Now this is a bit odd, this is where the gear for the tilt is attached,



Its almost as if someone messed up the pattern for the base casting, and forgot to add a hole and a raised area that would normally be machined flat for bolt holes.





And this part has been cobbled together, the bit where the shaft goes through is nicely bored with oil grooves inside, but there is thick steel welded on the sides for the bolt holes.

 

deema

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Brilliant, nothing like the old timers for solving a problem.
 

KT_NorCal

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Yes this is a keeper, I have a thing for the old ones. I sold my extended slider PK to get this one.

I made a mistake in my earlier post this machine was the 11th made and wadkins machine numbering starts at 105. Thanks to Vann the wadkin statistician.


Now this is a bit odd, this is where the gear for the tilt is attached,

Its almost as if someone messed up the pattern for the base casting, and forgot to add a hole and a raised area that would normally be machined flat for bolt holes.





And this part has been cobbled together, the bit where the shaft goes through is nicely bored with oil grooves inside, but there is thick steel welded on the sides for the bolt holes.
11th made? Wow.

I'm would classify that under a "still learning how to build this thing" error if that is the case.

"Philip, tell Frank he forgot the #$%'ing boss on the casting again!"

Almost looks like they had a go at it with cold chisels....
 

wallace

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Vann had a very plausible explanation for the big hole, he has a pic of a even earlier machine which has a boss in the main casting. He reckons some one messed up the machining and then a bodge was needed.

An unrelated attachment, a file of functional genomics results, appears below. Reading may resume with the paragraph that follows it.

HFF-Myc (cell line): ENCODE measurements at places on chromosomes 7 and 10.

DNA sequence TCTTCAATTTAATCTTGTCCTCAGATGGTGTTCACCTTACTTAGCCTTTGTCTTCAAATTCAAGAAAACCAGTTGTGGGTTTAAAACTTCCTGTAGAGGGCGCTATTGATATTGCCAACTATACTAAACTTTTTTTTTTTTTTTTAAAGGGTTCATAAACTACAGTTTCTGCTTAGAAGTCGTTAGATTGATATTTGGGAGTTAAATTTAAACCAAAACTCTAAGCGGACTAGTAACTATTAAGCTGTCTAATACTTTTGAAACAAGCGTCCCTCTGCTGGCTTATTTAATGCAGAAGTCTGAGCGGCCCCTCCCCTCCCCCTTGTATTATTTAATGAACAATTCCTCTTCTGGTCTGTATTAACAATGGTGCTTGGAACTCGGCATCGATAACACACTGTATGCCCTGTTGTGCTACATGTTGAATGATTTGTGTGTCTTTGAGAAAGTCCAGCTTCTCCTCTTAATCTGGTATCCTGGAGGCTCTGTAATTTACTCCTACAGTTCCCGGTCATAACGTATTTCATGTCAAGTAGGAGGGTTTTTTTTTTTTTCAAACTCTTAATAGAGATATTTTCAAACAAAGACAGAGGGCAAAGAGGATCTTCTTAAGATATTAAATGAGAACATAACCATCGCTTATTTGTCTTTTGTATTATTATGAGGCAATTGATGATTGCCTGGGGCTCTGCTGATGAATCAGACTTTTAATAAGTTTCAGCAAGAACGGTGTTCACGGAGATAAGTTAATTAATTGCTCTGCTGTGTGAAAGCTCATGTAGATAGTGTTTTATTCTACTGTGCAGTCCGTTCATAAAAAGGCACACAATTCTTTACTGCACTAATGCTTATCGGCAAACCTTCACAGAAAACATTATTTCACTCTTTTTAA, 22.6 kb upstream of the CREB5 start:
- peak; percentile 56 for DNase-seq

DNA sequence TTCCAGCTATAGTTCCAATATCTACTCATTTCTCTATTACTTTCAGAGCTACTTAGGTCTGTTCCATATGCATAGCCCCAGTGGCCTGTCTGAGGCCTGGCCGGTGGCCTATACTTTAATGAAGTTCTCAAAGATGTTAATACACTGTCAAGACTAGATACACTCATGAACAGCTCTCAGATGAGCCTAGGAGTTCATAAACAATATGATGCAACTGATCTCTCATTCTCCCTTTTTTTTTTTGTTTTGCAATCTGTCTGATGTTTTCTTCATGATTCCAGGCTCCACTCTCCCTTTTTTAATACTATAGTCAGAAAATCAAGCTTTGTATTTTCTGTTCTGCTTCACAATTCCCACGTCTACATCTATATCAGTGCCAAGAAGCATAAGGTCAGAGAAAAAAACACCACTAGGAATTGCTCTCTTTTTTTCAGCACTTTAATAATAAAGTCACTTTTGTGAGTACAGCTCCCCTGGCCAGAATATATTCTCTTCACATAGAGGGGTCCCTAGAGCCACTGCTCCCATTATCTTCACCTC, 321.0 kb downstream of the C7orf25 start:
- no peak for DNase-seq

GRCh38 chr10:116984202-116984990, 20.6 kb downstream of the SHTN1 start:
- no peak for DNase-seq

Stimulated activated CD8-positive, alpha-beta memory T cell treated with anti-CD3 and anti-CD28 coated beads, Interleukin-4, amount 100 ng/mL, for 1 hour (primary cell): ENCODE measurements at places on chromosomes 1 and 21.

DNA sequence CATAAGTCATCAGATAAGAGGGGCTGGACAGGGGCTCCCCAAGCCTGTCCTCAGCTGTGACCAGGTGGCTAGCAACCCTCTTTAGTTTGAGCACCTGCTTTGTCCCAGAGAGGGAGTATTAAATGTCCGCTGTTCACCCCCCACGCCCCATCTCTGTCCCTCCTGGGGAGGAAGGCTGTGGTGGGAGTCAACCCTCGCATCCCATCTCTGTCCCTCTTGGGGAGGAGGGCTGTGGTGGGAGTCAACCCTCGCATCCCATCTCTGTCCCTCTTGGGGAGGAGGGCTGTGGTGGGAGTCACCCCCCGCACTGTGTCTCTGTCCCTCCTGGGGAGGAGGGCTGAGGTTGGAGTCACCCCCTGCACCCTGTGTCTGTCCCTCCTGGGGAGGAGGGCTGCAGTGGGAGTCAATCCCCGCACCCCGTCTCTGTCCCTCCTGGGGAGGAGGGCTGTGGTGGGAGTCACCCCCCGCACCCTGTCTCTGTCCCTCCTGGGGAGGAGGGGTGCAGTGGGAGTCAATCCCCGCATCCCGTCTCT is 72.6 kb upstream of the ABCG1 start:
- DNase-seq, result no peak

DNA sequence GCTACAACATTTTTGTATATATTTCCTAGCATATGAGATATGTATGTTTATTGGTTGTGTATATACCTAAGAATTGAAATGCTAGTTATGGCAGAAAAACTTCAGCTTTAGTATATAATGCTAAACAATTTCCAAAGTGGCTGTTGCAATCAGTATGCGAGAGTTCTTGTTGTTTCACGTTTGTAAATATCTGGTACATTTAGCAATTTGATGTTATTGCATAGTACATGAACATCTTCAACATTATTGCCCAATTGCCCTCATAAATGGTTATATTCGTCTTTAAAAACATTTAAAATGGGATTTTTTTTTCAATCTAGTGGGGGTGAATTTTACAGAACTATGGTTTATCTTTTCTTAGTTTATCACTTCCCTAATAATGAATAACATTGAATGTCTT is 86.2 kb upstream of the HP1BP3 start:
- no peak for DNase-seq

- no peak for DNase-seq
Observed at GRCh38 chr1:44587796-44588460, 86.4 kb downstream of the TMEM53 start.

Ive been removing the old paint mainly at the bottom where it was really chipped, theres no point removing every bit because the filler they used is really solid.





Followed by a load of aluminium filler



I've done quite a few PK's and never thought to put the casting on a bench to work on.



Wadkin would stamp parts with the machine number to keep them with the correct machine. Looks like someone picked up the wrong bit.



This part is off an earlier version



This poor thing has certainly been in the wars, the fence plate has been welded and re machined



Also the blade flask has been snapped and welded back together





A later version of the trunnion



 

wallace

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Running low on consumables, £100 for this lot. The sanding discs will last a while though, I've only used two so far.



Anyone explain the pattern? Is it the cooling of the cast iron



Taking the handwheels off is just a matter of drilling the peened end and wacking with a punch



But wadkin thought it needed to be threaded and peened



The main casting is nearly ready for some primer



I was contemplating using some polyester spray filler but I think it might be too cold

The blade flask cover is very basic, wadkin changed to cast iron with a much more complicated casting then they changed to aluminium







The brass cages look like they are supposed to be attached to the sliding table judging by corresponding holes, they werent attached , just floating around.